3. The only movies to win 11 awards in one ceremony include ‘Titanic,’ The Lord of the Rings and Ben-Hur.
4. La La Land made history in January, breaking the record for the most Golden Globes won by a single film by snagging all seven of the awards for which it was nominated.
5. The Oscars are not open to the public.
6. One-quarter of the presidents have won a grammy, including Bill Clinton and Barack Obama.
7. About 27 awards have been discontinued from the MTV VMA’s.

Sources:
~ inquirer.net ~
~ theverge.com ~
~ nydailynews.com ~

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A World of Color

Issue 19_Features

Katherine Gong
Staff Writer

They are in what people see, what they feel and in everything that they do. Without colors, this world would be a tunnel of uniform black and white vision. When Isaac Newton passed a beam of sunlight through a prism to discover the color spectrum, he unleashed a cornucopia of possibilities that went on to shape the world.
Whether they are turned into an entire industry, twisted into the latest trends or hold the psychological reasons for much of our actions, colors undoubtedly play an enormous part in life. They have been present in every past, exist in each person’s present and will shine a rainbow onto the future. These shades of light reflect an entire spectrum into a world of color!
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Colors in Marketing
Lynn Zhang
Staff Writer

One of the most important and controversial aspects of marketing is the use of color and the perception of color. There have been attempts by researchers to decode what emotion a certain color evokes, such as whether yellow evokes optimism, clarity and warmth. However, the effect that color has is different for each individual, due to different experiences, personal preferences and cultural upbringing. That is not to say that color does not affect consumer responses at all, but the patterns found in color perception are broader than just what a certain color makes the consumer feel.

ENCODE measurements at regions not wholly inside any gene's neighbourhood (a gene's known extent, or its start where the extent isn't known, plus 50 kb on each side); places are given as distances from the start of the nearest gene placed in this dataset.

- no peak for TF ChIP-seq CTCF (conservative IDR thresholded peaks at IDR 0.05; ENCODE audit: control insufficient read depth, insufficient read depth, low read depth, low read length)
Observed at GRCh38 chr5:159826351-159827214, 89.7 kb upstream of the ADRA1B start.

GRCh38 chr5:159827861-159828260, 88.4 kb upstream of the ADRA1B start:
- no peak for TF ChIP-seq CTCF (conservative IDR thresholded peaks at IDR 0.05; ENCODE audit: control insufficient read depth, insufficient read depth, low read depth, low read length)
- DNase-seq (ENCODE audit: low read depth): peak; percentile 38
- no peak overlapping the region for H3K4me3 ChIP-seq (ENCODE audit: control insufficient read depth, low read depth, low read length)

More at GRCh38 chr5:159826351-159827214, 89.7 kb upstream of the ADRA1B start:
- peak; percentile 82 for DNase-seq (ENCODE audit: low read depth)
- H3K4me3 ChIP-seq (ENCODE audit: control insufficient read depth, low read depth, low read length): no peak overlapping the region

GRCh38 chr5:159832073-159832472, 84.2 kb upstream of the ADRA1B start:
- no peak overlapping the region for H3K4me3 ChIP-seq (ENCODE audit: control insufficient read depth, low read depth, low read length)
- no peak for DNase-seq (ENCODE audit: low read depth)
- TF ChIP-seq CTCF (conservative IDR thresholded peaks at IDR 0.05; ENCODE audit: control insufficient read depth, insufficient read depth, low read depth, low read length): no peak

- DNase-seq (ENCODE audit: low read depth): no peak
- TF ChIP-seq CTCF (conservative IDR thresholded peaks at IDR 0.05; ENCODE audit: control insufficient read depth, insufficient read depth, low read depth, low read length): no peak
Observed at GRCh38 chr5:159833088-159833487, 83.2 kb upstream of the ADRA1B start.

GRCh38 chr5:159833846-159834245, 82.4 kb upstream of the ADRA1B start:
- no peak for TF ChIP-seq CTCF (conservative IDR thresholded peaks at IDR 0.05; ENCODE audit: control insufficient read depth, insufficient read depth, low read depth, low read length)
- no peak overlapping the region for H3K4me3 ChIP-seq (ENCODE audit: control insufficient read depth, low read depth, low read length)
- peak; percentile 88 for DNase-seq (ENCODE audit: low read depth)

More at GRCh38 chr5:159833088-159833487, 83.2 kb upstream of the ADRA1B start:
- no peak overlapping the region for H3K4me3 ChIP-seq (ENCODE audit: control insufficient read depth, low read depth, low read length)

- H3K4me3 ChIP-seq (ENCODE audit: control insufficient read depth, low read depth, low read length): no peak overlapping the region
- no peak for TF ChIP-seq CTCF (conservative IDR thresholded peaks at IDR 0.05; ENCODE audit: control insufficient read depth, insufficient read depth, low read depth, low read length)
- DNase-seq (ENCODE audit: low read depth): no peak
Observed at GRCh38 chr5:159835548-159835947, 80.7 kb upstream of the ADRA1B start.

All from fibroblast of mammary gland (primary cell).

Color has an effect on how consumers perceive a brand. A study conducted by Lauren I. Labrecque and George R. Milne, respectively, graduates from Northern Illinois University and University of Massachusetts Amherst revealed that a consumer’s purchasing intent is greatly affected by color because it reveals the personality of the product. In this sense, color is not just important in marketing because it can evoke emotions, but also because it gives consumers a first impression of the product.

Furthermore, studies from the Radiological Society of North America show that people’s brains prefer immediately recognizable brands, which makes color an important factor in portraying brand identity. A journal article titled “Color Research and Application” even suggests for new brands to pick out colors that are unique and different from their competitors.

Although it is hard to place a finger on what color evokes what emotion, it is safe to say that color has a strong psychological impact on consumers and is an important marketing technique.
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Coping in a World Without Color
Mia Takasaki
Staff Writer

Color blindness is a condition that can be difficult to deal with. There are multiple ways to cope with it such as using EnChroma glasses, asking for help and looking for differences in colors. It is a condition that is more often inherited by men than women. According to Colour Blind Awareness, about one in 12 men are colorblind and one in 200 women are colorblind in the world. People that are colorblind can usually see colors, but have a hard time distinguishing the different shades of certain colors. This condition can affect people’s daily lives in many aspects, such as cooking or getting dressed.